Apple faces the prospect of having its iPad and iPhone devices banned in Germany, just months after securing a ban on Samsung’s Galaxy Tab 10.1 in the country with a similar ruling.
It is impossible to open the business pages without some reminder of the huge importance of patents to the telecoms industry. The government’s proposal to introduce a ten per cent rate of corporation tax for patent-related profits is designed to encourage investment in innovation in the UK, and further highlights the opportunities for those who get patent value right. This could mean that some businesses should now take a greater interest in filing patents, and others will want to review their established arrangements to make the most of the proposals.
With a flurry of patent lawsuits dominating headlines in the industry, Ericsson has taken steps to place more emphasis on protecting its intellectual property. It is reorganising its Licensing and Patent Development department with the aim of creating a larger revenue stream from its IPR.
Apple has been denied a preliminary injunction to block the sale of Samsung’s touchscreen smartphones and tablets in the US, after a judge in California ruled that the Korean manufacturer’s products would not severely impact Apple’s sales. The ruling means that Samsung will be able to sell its devices in the US during the traditionally lucrative Christmas season.
An Australian court has ruled that Samsung’s Galaxy Tab 10.1 does not infringe on patents held by Apple, clearing the way for the product to go on sale in the Australian market. In October Apple was granted a temporary injunction that stopped Samsung from selling the unit in Australia.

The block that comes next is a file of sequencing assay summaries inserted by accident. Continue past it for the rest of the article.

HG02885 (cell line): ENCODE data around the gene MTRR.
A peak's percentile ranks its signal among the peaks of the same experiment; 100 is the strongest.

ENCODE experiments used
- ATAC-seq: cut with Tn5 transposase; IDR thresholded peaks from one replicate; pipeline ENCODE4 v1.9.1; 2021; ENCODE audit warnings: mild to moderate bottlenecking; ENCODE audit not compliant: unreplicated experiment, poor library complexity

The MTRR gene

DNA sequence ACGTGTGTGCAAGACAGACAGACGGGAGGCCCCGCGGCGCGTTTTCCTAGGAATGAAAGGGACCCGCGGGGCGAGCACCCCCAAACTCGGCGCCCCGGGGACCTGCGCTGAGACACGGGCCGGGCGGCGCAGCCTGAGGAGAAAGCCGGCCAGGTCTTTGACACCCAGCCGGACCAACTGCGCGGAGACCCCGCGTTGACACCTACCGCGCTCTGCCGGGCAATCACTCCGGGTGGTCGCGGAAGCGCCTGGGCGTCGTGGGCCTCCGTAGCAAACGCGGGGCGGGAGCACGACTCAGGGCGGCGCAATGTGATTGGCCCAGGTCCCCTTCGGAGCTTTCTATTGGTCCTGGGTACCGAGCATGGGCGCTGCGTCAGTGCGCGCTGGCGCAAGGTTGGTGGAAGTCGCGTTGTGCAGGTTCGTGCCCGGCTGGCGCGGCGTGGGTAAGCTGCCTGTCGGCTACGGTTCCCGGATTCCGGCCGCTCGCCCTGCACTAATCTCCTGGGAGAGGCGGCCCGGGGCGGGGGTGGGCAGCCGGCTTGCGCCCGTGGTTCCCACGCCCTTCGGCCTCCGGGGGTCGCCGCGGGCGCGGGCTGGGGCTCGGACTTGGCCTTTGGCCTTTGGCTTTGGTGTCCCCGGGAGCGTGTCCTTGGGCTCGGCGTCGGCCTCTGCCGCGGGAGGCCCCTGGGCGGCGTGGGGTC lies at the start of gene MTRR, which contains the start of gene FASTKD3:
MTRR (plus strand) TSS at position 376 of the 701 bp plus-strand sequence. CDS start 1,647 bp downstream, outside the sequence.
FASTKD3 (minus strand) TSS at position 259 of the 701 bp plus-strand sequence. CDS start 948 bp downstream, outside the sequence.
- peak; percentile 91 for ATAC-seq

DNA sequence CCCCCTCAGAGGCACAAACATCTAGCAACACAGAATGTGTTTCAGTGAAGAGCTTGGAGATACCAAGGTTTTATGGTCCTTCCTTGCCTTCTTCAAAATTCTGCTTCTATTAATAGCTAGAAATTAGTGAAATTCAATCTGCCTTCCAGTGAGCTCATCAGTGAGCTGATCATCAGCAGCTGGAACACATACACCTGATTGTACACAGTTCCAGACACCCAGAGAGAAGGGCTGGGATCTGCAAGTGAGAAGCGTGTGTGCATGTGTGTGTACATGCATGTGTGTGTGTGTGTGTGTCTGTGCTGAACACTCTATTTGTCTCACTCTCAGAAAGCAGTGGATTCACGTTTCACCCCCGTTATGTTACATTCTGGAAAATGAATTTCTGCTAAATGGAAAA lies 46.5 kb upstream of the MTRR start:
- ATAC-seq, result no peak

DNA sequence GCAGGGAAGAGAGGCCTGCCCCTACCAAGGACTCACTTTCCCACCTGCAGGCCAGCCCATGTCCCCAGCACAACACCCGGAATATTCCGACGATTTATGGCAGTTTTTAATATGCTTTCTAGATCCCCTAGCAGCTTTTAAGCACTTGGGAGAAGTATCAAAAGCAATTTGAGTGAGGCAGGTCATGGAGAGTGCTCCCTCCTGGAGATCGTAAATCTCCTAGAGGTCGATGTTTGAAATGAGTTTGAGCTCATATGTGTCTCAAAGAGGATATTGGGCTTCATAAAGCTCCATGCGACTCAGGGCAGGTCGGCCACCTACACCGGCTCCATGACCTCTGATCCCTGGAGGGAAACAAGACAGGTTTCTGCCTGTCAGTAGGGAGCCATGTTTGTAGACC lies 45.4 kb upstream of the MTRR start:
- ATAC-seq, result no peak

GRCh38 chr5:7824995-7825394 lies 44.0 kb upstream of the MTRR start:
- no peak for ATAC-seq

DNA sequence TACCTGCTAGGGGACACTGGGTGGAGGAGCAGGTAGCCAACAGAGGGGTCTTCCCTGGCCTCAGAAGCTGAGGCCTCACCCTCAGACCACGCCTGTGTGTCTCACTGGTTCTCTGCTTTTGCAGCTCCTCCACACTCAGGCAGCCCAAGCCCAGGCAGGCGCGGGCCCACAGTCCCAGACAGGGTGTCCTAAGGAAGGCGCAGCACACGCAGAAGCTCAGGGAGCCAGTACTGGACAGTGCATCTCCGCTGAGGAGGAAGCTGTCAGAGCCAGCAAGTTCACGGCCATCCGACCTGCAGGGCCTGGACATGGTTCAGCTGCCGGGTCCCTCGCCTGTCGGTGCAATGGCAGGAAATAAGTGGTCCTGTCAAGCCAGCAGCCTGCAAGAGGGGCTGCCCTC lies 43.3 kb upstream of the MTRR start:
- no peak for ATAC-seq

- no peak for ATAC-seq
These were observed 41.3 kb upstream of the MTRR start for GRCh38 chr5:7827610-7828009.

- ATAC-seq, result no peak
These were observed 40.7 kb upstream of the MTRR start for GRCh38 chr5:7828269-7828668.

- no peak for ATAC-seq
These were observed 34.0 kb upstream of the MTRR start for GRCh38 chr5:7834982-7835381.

A ban on the sale of Samsung’s Galaxy Tab in Europe that was put in place earlier this month has been lifted already, albeit temporarily, while authorities investigate the legitimacy of the original ruling. A German court instigated the EU-wide ban (excluding the Netherlands) on the import and sale of the tablet device, after complaints from Apple that the Galaxy imitated its iPad product.
We’ve had Moore’s Law and Metcalfe’s Law, now the technology world is doing its bit for re-jigging Newton’s third law of motion: for every legal action, there is an equal and opposite lawsuit.
Silicon players Intel and Nvidia have agreed to end all outstanding legal disputes in a deal that will see Intel pay graphics specialist Nvidia $1.5bn as part of a six-year cross-licensing agreement. Intel will make the payments in five annual instalments, beginning January 18th. Intel gets a licence to Nvidia patents, while Nvidia gets limited access to Intel’s portfolio, wtih x86 not covered by the deal. Intel’s flash memory products are also excluded from the agreement.
US vendor Motorola and Finnish vendor Nokia have entered into a 4G licence agreement extending the companies’ existing intellectual property licensing agreement to include 4G technologies, such as LTE, WiMAX and LTE-Advanced.
Big shot IP lawyers must have been rubbing their hands greedily this week when leading handset vendor Nokia filed suit against Apple for infringing on its patents for GSM, UMTS 3G and wifi.
Advisory body the NGMN Alliance made headway on its development of an IPR management framework on Monday as it seeks to avoid the wrangling that has beset previous mobile standards.
Embattled Canadian vendor Nortel may have held on to some of its key LTE patents when it flogged much of its mobile business to Nokia Siemens Networks last month, but there is some debate as to whether that IPR will be the nice little earner Nortel hopes.